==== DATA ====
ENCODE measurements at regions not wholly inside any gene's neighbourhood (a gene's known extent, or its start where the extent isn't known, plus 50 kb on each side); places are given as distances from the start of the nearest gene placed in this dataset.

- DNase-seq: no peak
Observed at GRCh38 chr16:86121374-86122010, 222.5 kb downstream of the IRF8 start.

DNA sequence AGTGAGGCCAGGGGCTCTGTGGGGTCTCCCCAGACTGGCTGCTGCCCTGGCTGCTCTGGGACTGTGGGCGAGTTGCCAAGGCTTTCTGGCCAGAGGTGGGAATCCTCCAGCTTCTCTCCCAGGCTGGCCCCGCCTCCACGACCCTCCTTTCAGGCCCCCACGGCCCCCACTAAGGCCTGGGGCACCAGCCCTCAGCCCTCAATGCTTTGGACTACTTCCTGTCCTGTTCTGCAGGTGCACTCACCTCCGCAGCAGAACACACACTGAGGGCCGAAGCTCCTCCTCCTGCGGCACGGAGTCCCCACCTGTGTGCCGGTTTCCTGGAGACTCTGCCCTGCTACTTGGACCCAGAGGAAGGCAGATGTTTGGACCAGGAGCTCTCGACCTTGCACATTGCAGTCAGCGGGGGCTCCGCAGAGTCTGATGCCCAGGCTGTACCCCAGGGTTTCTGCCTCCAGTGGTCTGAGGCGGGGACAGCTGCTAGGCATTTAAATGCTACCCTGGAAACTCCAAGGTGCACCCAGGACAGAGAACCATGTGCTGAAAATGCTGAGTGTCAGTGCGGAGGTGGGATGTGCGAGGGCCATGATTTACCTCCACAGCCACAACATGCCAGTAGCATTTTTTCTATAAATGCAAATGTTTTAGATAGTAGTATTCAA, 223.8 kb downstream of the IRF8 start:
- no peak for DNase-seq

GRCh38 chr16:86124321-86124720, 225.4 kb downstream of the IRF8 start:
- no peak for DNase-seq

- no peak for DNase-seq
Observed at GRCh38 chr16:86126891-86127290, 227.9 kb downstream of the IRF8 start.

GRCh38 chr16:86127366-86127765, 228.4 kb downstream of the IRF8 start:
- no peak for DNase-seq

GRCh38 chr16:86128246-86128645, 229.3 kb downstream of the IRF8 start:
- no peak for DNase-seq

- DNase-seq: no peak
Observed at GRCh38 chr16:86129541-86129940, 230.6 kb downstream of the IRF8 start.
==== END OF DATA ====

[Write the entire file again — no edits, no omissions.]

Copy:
ENCODE measurements at regions not wholly inside any gene's neighbourhood (a gene's known extent, or its start where the extent isn't known, plus 50 kb on each side); places are given as distances from the start of the nearest gene placed in this dataset.

- DNase-seq: no peak
Observed at GRCh38 chr16:86121374-86122010, 222.5 kb downstream of the IRF8 start.

DNA sequence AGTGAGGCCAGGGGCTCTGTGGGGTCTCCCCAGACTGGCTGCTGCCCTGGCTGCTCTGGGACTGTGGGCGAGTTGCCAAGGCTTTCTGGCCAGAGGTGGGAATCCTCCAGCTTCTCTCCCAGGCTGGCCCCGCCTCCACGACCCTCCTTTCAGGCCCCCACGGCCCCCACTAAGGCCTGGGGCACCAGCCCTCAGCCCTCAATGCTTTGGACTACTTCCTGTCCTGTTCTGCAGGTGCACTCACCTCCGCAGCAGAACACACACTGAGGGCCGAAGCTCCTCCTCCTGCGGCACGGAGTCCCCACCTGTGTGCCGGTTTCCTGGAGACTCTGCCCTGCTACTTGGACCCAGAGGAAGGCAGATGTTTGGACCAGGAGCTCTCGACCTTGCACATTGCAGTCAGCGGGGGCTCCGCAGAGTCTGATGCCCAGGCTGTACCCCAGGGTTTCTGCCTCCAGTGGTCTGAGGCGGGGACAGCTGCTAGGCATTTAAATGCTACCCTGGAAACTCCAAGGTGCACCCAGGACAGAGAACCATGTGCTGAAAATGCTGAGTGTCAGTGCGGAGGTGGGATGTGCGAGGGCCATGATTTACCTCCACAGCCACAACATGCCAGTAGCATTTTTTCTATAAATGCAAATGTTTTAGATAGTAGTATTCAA, 223.8 kb downstream of the IRF8 start:
- no peak for DNase-seq

GRCh38 chr16:86124321-86124720, 225.4 kb downstream of the IRF8 start:
- no peak for DNase-seq

- no peak for DNase-seq
Observed at GRCh38 chr16:86126891-86127290, 227.9 kb downstream of the IRF8 start.

GRCh38 chr16:86127366-86127765, 228.4 kb downstream of the IRF8 start:
- no peak for DNase-seq

GRCh38 chr16:86128246-86128645, 229.3 kb downstream of the IRF8 start:
- no peak for DNase-seq

- DNase-seq: no peak
Observed at GRCh38 chr16:86129541-86129940, 230.6 kb downstream of the IRF8 start.